Notre Dame ReSources
p. Please feel free to call the following Notre Dame faculty for additional comment on these people and events in the news:
p. p. Land mines : “In the five years I’ve wandered around the front lines of wars, I’ve never personally seen a soldier who was the casualty of a land mine, but I have seen scores of civiliansmost of them kidswho have been injured,” says Notre Dame anthropologist Carolyn Nordstrom , author of the recently published book “A Different Kind of War Story” (see below). “It just doesn’t make sense for the United States to oppose the international treaty banning land mines (which was signed this week). The people who are opposed must never have been on the front lines.” (219) 631-8819
p. Japanese economy : The volatility in the Japanese economy is due in large part to the “lack of sufficient demand to spur consumer confidence,” says Jeffrey Bergstrand , associate professor of finance and business economics at Notre Dame. "Japan cut taxes a few months ago, then soon repealed the cuts. This transitory stimulus had no permanent effect on consumer confidence. Japan needs a sustained increase in public infrastructure spending and tax cuts to get the economy out of a classic Keynesian ‘liquidity trap.’ " (219) 631-6761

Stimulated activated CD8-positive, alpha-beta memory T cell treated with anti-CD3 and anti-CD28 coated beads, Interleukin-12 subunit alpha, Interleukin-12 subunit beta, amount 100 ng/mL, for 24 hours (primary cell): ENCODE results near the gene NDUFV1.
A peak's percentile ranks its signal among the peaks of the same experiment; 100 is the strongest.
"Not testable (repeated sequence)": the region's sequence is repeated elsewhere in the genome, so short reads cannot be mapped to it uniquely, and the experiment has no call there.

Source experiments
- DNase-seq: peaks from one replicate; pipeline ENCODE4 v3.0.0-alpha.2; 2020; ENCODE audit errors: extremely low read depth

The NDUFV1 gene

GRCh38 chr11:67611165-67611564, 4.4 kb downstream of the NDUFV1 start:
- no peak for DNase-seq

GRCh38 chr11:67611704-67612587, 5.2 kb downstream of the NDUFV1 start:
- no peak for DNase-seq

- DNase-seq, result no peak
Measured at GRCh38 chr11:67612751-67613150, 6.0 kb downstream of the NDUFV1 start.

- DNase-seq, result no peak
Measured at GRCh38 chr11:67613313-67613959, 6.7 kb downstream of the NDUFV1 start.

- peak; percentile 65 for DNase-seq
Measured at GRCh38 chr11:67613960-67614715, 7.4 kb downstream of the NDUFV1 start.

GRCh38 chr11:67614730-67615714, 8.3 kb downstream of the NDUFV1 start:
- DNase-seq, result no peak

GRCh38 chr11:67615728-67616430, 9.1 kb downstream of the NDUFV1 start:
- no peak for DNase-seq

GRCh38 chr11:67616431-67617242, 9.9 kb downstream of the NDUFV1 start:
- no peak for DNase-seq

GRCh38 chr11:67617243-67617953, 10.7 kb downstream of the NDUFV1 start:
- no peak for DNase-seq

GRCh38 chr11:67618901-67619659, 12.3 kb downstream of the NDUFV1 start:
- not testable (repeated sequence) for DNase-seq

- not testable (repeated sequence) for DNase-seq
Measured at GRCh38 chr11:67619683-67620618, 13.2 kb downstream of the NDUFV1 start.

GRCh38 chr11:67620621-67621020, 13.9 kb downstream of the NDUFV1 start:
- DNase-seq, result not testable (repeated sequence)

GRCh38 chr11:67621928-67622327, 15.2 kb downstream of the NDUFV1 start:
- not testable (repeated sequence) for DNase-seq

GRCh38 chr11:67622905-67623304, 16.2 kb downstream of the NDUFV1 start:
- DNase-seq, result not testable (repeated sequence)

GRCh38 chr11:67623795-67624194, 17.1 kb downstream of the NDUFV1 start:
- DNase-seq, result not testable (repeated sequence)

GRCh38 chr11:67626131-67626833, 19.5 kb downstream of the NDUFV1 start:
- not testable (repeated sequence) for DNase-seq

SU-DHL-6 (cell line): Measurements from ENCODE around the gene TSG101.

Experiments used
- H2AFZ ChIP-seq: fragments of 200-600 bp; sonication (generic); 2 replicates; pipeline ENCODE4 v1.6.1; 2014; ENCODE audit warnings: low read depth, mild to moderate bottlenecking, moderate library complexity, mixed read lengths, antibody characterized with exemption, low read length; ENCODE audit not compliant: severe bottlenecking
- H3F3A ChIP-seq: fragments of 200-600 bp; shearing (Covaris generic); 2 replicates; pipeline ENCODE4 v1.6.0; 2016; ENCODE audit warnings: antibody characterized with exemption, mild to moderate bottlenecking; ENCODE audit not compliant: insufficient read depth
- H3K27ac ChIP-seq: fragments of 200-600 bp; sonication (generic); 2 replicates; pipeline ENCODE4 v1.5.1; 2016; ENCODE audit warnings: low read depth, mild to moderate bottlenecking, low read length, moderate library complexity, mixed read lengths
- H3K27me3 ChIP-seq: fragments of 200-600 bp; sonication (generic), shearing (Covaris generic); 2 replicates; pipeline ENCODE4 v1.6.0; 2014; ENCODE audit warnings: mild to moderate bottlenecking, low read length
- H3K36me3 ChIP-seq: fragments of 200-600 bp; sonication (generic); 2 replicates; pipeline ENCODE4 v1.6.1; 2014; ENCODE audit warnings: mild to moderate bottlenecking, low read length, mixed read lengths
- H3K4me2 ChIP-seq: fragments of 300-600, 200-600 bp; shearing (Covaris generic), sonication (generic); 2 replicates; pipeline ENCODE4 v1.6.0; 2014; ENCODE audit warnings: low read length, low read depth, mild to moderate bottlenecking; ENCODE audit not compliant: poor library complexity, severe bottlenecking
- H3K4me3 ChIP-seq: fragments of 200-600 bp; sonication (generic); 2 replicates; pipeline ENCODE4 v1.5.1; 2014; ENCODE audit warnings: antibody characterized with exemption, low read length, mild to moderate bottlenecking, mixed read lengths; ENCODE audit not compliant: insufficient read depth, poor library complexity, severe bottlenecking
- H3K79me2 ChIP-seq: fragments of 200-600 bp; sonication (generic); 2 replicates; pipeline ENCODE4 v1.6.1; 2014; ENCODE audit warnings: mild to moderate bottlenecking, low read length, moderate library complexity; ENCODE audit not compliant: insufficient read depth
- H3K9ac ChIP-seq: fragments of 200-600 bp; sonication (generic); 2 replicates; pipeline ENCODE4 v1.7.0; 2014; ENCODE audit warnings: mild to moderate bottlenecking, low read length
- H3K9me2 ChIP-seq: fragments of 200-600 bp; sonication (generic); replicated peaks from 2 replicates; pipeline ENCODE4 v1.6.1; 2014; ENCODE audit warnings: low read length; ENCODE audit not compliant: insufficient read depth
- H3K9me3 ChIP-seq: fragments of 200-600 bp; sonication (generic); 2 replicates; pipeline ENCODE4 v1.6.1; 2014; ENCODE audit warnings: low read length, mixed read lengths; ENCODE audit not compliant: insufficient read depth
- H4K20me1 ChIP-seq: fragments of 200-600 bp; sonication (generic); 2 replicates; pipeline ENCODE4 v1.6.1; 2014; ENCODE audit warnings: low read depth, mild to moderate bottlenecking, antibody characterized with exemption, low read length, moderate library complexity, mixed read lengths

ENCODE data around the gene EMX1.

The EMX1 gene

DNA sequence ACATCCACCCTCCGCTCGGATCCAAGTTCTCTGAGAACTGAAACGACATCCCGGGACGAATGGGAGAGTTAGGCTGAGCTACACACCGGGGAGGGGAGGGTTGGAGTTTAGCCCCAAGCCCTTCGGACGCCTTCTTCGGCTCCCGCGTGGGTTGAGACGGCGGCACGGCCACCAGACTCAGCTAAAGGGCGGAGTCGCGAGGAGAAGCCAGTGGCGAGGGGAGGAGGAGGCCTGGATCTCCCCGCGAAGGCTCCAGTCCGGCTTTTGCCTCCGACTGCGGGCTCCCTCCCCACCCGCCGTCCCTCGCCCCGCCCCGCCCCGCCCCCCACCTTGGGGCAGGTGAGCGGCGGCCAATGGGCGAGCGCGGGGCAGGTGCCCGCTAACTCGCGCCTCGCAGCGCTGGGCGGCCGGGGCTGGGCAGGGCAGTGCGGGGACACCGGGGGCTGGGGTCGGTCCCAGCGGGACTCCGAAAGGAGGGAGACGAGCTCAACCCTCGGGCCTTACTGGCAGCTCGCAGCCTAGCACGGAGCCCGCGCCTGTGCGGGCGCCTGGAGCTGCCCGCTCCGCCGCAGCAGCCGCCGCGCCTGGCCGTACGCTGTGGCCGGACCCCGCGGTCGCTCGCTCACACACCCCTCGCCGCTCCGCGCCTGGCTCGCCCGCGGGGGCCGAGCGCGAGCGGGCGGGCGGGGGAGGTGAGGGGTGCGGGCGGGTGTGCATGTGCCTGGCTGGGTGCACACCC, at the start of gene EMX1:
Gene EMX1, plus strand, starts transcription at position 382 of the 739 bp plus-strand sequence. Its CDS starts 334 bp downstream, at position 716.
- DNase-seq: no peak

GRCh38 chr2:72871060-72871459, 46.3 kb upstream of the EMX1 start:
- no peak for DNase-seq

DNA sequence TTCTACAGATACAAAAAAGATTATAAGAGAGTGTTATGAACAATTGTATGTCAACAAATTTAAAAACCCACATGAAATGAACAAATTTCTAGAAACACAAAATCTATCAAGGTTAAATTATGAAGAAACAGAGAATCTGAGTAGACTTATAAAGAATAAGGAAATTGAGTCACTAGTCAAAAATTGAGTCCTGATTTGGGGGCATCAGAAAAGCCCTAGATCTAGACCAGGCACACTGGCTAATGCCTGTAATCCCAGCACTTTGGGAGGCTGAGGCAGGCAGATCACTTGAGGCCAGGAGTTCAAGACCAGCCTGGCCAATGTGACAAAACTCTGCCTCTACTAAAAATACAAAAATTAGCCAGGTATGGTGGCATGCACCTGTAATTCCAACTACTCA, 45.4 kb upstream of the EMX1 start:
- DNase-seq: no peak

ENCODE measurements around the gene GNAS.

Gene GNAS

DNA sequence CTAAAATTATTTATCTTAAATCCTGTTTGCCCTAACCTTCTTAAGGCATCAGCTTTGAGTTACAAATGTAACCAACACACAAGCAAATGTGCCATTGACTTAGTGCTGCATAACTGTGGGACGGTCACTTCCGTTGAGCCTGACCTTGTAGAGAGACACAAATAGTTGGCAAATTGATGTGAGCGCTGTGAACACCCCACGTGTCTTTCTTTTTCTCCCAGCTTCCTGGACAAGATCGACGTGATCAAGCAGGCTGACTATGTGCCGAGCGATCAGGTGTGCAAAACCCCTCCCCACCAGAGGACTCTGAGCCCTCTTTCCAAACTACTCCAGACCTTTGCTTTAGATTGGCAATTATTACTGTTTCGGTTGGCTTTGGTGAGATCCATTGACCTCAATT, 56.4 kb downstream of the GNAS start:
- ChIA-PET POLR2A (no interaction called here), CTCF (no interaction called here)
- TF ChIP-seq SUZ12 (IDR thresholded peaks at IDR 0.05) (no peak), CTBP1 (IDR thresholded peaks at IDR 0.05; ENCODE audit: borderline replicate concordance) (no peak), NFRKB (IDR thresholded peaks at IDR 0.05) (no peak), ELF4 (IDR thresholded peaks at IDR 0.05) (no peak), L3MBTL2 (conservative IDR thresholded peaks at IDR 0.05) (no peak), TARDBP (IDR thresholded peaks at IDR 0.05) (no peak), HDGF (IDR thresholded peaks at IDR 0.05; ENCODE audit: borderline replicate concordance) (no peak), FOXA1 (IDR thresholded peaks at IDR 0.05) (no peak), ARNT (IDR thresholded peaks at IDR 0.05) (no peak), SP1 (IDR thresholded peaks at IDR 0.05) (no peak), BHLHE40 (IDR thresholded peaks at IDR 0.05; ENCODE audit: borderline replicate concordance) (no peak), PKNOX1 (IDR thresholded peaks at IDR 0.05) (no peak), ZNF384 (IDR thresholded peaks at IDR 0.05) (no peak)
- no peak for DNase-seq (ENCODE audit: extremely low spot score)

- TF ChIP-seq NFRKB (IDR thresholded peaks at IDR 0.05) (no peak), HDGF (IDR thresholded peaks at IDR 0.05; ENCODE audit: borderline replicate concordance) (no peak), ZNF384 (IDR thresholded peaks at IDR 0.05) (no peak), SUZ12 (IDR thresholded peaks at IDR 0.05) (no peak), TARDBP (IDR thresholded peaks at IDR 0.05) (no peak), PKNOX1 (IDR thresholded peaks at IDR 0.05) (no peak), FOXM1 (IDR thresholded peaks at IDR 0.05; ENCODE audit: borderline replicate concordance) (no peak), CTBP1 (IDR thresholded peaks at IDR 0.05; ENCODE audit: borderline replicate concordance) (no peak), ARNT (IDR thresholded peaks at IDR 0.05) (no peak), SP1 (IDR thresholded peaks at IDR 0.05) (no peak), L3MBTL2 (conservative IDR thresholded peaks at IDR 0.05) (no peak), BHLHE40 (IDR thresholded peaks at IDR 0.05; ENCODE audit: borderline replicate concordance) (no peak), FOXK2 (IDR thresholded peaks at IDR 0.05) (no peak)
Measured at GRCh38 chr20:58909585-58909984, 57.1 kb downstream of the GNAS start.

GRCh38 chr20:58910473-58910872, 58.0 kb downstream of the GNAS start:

p. Egypt : Recent attacks on tourists in Egypt by militant extremists “figure as a small but very persistent element in a strategy by underground Islamic political activists designed to destabilize the government and reshape the nation,” says Rev. Patrick Gaffney , C.S.C., chair and associate professor of anthropology at Notre Dame. “Since these violent assaults directly affect international tourismwhich is Egypt’s most lucrative source of foreign earningsthey represent a significant blow to the country’s economy. A steady flow of recruits to these fringe groups also stems from a widespread sense of deepening frustration with the overall political and economic conditions in Egypt and the sense of desperation in the face of a government that is felt to be corrupt, repressive and illegitimate.” (219) 631-4113.